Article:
The College of William & Mary



Marcus Holmes, Assistant Professor of Government Holmes photo
Ph.D., Ohio State University;
M.A., Georgetown University; B.A., University of Virginia


The College of William & Mary

Department of Government

367 Tyler Hall

Williamsburg, VA 23185


Email: mholmes@wm.edu

Marcus Holmes came to W&M in Fall 2014 and is co-director of the Social Science Research Methods Center (SSRMC), which houses the Political Psychology and International Relations (PPIR) lab, which he directs. His research and teaching interests are in international security, international relations theory, foreign policy, and diplomacy. Holmes has published, or has articles forthcoming, in International Organization, International Studies Quarterly, International Studies Review, International Studies Perspectives, Journal of Theoretical Politics, Review of Policy Research, International Relations of the Asia-Pacific, Journal of Transportation Security, Journal of Homeland Security and Emergency Management, and Homeland Security Affairs. He earned his doctorate from The Ohio State University and has previously taught at Georgetown University, The Ohio State University, and Fordham University. 

Holmes CV


Courses Taught:

Introduction to Political Science
Introduction to International Politics
International Political Economy
Mass Violence & Genocide
Advanced International Relations Theory
Political Psychology of International Security
Analysis of International Politics (graduate)
International Business & Governments (graduate)



Forthcoming. "You Never Get a Second Chance to Make a First Impression? First Encounters and Face-Based Threat Perception." Journal of Global Security Studies.

Forthcoming. "The Psychological Logic of Peace Summits: How Empathy Shapes Outcomes of Diplomatic Negotiations." International Studies Quarterly. With Keren Yarhi-Milo.

2015. "Believing This and Alieving That: Theorizing Affect and Intuitions in International Politics." International Studies Quarterly 59(4): 706-720.

2015. "Acting Rationally without Really Thinking: The Logic of Rational Intuitionism in International Relations Theory." International Studies Review 17(3): 414-440. With David Traven.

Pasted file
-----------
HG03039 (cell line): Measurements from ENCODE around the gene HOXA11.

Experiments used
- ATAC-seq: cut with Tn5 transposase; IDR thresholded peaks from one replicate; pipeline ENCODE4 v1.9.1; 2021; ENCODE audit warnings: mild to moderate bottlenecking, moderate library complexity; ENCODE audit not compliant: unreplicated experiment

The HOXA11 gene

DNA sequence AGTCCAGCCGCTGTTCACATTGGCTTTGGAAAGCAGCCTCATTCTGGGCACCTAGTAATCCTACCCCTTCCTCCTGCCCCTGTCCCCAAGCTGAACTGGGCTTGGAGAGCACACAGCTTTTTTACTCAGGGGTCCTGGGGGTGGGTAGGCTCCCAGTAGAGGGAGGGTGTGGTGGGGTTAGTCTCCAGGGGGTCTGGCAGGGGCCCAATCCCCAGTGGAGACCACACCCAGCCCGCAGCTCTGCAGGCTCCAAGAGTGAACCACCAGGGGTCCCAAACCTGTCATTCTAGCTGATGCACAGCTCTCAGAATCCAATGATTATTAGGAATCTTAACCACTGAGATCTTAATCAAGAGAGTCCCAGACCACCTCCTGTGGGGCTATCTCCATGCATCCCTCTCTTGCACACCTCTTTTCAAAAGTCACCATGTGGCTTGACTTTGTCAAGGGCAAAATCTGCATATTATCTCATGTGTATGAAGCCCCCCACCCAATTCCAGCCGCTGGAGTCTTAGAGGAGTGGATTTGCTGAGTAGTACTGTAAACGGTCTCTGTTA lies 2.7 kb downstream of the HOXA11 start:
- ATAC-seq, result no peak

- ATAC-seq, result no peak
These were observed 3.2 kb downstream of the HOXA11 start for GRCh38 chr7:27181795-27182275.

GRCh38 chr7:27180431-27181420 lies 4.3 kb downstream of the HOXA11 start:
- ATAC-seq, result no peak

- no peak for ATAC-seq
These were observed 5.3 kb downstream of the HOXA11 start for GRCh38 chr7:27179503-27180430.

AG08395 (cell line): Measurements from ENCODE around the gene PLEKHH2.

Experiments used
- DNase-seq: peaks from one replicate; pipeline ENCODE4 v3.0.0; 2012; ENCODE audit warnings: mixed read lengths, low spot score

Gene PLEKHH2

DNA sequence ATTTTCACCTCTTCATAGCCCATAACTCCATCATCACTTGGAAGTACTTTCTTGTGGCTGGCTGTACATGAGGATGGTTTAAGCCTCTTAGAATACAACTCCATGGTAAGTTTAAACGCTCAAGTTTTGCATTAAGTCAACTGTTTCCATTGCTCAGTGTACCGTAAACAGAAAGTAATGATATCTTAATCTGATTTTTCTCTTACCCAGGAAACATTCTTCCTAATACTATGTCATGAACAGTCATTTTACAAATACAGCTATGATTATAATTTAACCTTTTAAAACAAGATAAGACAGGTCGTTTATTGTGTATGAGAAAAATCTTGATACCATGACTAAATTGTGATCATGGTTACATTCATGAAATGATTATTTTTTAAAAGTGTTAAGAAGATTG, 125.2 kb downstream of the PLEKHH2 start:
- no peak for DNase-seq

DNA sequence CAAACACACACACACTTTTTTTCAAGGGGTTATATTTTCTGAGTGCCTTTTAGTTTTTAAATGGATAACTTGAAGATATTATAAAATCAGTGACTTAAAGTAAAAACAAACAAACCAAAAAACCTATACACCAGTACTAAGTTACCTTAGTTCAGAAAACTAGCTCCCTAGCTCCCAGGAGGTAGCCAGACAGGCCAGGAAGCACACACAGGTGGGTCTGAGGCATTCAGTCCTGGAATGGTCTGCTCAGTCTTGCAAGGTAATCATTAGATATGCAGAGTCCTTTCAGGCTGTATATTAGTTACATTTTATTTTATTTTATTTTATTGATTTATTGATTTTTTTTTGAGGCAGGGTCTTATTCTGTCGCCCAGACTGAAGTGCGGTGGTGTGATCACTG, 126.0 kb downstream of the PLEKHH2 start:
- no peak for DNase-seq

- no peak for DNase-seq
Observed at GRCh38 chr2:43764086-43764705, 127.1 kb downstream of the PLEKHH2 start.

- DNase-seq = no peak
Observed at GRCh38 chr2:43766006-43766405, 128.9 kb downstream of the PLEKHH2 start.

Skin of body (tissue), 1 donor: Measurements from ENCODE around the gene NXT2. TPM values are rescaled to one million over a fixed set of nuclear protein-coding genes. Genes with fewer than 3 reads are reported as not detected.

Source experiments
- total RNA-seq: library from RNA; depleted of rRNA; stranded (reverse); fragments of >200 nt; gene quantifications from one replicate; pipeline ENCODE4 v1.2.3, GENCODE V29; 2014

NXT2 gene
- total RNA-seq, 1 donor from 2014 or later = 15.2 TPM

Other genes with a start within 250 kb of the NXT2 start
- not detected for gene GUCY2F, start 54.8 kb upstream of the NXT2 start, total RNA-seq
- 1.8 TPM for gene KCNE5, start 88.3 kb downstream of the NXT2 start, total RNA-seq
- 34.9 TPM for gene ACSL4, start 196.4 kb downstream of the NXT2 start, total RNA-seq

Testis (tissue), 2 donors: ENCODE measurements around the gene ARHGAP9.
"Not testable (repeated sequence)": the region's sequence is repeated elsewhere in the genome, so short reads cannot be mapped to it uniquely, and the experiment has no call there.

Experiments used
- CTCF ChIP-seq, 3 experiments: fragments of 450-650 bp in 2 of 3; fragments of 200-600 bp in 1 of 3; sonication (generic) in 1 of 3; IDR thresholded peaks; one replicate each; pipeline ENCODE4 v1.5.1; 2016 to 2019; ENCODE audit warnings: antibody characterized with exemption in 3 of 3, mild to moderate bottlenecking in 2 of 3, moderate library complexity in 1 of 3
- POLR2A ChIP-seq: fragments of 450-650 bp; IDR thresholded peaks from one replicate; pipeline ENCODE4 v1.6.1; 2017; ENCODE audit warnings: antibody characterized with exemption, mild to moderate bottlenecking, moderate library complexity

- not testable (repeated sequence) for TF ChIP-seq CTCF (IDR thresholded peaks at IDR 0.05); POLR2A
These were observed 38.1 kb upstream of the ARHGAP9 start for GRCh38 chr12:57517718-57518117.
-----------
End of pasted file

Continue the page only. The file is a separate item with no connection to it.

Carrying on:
2015. "Fight-or-Flight or Tend-and-Befriend? Stress and the Political Psychology of Crisis Diplomacy." The Hague Journal of Diplomacy 10(1): 15-21.

2014. "International Politics at the Brain's Edge: Social Neuroscience and a New 'Via Media.'" International Studies Perspectives 15(2): 209-228.

2014. "The Social Brain Paradigm and Social Norm Puzzles." Journal of Theoretical Politics 26(3): 384-404. With Costas Panagopoulos.

2013. "The Force of Face-to-Face Diplomacy: Mirror Neurons and the Problem of Intentions." International Organization 67 (Fall): 829-61.

2012. "Homeland Security as International Security? The Case for International Relations as Disciplinary Model." Journal of Homeland Security and Emergency Management 9(1).

2011. “National Security Behavioral Detection: A Typology of Strategies, Costs, and Benefits.” Journal of Transportation Security 4(4): 361-374.

2011. "Something Old, Something New, Something Borrowed: Representations of Anarchy in IR Theory." International Relations of the Asia-Pacific 11(2): 279-308.

2009. “Just How Much Does That Cost, Anyway? An Analysis of the Financial Costs and Benefits of the ‘No-Fly’ List.” Homeland Security Affairs 5(1).

2007. “Culture Without the State: Reinvigorating Ukrainian Culture with Diasporic Efforts,” Review of Policy Research 24(2): 133-154.

Book Chapters

2016. The Social Neuroscience of Secrets in Secret Diplomacy: Theorizing Secrecy Diplomacy, Secret Diplomacy: Concepts, Contexts and Cases, edited by Corneliu Bjola and Stuart Murray, London and New York: Routledge.

2015. Digital Diplomacy and International Change Management, Digital Diplomacy: Theory and Practice, edited by Corneliu Bjola and Marcus Holmes, London and New York: Routledge (13-32).

2015. Conclusion: The Future of Digital Diplomacy, Digital Diplomacy: Theory and Practice, edited by Corneliu Bjola and Marcus Holmes, London and New York: Routledge (199-206).

2012. Liminal Agents and Structures in International Politics, The Paths of Folklore: Essays in Honor of Natalie Kononenko, edited by Svitlana Kukharenko and Peter Holloway, Bloomington, IN: Slavica Publishers (227-243). 

Book Reviews and Other Non-Peer Reviewed Publications

Forthcoming. Review of Emotional Diplomacy: Official Emotion on the International Stage (Todd H. Hall, Cornell University Press, 2015). Perspectives on Politics.

Forthcoming. Review of Diplomacy’s Value (Brian C. Rathbun, Cornell University Press, 2014), International Studies Review.

Forthcoming. "Anarchy" entry, Blackwell Encyclopedia of Sociology (with W. Michael Campbell, Jr.).W&M Student

2016. Review of Foreign Policy Breakthroughs: Cases in Successful Diplomacy (edited by Robert Hutchings and Jeremi Suri, Oxford University Press, 2015), H-Diplo.

2015. Diplomacy after Policymaking: Theorizing Hyper-Empowered Individuals (Review of Diplomatic Afterlives (Andrew F. Cooper, Polity Press, 2014)), International Studies Review 17.4: 708-710.

2015. Review of Mixed Emotions: Beyond Fear and Hatred in International Conflict
(Andrew Ross, University of Chicago Press, 2013), Political Science Quarterly 130.1: 174-176.

Works in Progress

Face Value: Face-to-Face Diplomacy, Social Neuroscience, and International Relations.
Under contract with Cambridge University Press.

"Digital International Relations," project in development.

"Face-to-Face at Geneva," (with Caper Gooden).W&M Student

"Resurrecting the Public Interest."

"The Productivity of Personal Diplomacy: Experimental Evidence."